Living With Technology / High altitude pseudo satellites
When I think of drones, two types come to mind. First, the consumer ones that can be purchased for anywhere from a few hundred to a couple thousand dollars. They’re generally for recreation and taking cool pictures of family events and pictures. Second, I think of military drones that perform precision air strikes on places far, far away.
But drones do far more than that.
Of course, there are the package deliver drones such as what Amazon and other companies are pursuing, search and recovery drones that help find people in disaster areas, drones that do inspections of difficult to access or dangerous locations and lots more.
All of these drones stay aloft for a limited time. The consumer drones last maybe 25 - 30 minutes. Military drones can stay aloft for hours. But in these cases, they have a finite amount of fuel onboard.
Enter Zephyr (https://www.airbus.com/defence/uav/zephyr.html), part of the airplane company Airbus. They have created a solar powered drone that can theoretically stay aloft for months.
By being very light and battery powered, what it does is when there’s light, it climbs and charges its batteries. When there’s no light, it reduces power, but descends to a lower altitude. When the light arrives again, it starts climbing again.
Because Zehyr can fly at around 65,000 feet, there is no weather to contend with.
Airbus recently completed a test flight of almost 24 days.
Given the Zephyr’s capabilities, it’s being referred to as a High Altitude Pseudo Satellite (HAPS).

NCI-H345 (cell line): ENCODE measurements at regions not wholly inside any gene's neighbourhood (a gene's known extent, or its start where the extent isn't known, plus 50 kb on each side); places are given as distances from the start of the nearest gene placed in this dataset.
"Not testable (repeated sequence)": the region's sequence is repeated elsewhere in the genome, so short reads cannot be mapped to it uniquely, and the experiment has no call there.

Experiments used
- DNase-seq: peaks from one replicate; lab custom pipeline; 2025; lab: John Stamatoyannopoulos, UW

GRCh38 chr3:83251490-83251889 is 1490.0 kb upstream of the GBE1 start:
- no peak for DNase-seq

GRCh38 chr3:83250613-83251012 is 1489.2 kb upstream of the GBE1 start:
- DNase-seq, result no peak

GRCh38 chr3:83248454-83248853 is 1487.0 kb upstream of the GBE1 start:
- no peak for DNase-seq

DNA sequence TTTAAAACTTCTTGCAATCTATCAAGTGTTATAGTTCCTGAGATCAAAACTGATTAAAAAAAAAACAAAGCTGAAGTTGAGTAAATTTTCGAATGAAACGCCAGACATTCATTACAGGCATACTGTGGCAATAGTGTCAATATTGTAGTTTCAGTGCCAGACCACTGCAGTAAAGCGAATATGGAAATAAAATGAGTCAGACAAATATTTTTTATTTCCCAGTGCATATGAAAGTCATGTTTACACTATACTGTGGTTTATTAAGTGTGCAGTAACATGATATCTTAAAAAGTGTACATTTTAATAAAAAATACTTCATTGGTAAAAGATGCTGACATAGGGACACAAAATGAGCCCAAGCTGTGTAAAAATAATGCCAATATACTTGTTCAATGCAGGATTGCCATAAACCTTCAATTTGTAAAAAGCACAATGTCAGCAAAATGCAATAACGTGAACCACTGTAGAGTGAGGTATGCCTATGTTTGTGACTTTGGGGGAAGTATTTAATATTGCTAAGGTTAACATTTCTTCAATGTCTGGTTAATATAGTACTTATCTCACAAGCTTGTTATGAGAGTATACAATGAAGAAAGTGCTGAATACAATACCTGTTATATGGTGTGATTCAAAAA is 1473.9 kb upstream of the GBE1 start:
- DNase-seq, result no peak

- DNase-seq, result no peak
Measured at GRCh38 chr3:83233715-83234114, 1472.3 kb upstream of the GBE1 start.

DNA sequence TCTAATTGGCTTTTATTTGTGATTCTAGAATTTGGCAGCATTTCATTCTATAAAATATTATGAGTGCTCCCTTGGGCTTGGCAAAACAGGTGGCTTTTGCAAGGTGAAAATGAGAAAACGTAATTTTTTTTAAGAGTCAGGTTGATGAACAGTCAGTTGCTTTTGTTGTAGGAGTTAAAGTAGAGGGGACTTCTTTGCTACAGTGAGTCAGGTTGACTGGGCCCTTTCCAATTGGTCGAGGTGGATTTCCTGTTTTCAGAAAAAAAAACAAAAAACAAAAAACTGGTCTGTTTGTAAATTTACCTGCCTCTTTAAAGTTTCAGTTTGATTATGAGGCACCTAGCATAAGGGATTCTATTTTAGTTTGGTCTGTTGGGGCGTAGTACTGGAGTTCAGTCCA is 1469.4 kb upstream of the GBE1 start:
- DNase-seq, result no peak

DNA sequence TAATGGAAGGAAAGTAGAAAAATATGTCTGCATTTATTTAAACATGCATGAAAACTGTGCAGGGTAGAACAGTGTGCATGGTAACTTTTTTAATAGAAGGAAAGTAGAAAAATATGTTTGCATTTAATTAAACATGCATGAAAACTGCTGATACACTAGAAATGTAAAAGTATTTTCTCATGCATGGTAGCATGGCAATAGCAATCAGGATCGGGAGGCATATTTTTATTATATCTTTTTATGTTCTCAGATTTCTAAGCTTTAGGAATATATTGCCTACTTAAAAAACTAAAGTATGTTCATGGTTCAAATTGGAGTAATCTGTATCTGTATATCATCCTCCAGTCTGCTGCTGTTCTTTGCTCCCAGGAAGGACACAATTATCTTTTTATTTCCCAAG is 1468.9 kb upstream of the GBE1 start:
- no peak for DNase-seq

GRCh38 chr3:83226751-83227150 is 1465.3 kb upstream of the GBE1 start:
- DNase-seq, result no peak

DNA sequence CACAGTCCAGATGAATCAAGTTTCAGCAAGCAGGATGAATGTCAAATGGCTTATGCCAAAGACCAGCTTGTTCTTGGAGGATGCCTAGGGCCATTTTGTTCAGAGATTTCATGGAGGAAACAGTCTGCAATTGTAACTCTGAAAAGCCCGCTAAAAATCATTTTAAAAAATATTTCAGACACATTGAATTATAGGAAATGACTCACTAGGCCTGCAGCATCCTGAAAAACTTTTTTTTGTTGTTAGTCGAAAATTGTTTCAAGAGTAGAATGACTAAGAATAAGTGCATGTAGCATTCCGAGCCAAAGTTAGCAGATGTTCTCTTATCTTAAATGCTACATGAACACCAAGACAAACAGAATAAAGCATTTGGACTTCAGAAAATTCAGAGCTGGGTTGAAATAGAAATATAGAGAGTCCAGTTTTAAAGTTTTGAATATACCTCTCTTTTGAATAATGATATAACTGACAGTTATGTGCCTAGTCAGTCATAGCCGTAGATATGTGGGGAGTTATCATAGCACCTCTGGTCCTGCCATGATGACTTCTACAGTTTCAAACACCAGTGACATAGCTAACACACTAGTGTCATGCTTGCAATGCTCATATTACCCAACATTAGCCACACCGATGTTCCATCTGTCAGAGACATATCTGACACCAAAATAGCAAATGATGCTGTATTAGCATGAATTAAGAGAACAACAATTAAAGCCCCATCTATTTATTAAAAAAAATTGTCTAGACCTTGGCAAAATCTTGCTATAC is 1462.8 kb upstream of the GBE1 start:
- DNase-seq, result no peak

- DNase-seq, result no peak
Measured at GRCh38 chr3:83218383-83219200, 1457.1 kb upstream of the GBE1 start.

Most satellites are launched by some combination of aircraft and rockets. The Zephyr can take off like a regular airplane and then climb to whatever altitude it is needed. Additionally, unlike most satellites, it can be moved from one location to another.
There are, of course many military uses for this sort of technology, but also for communities. For example, a Zephyr drone could provide almost instantaneous communications after a disaster simply by directing a Zephyr to fly above the affected area. In addition, a Zephyr could provide virtual continuous photographic or video coverage of a natural disaster to help rescue workers decide where they need to be.
I look forward to seeing more of these sorts of uses of drones in the future and hope that their benefits will be made available for very positive outcomes to our society.
Mark Mathias is a 35+ year information technology executive and a resident of Westport, Connecticut. He can be contacted at email@example.com.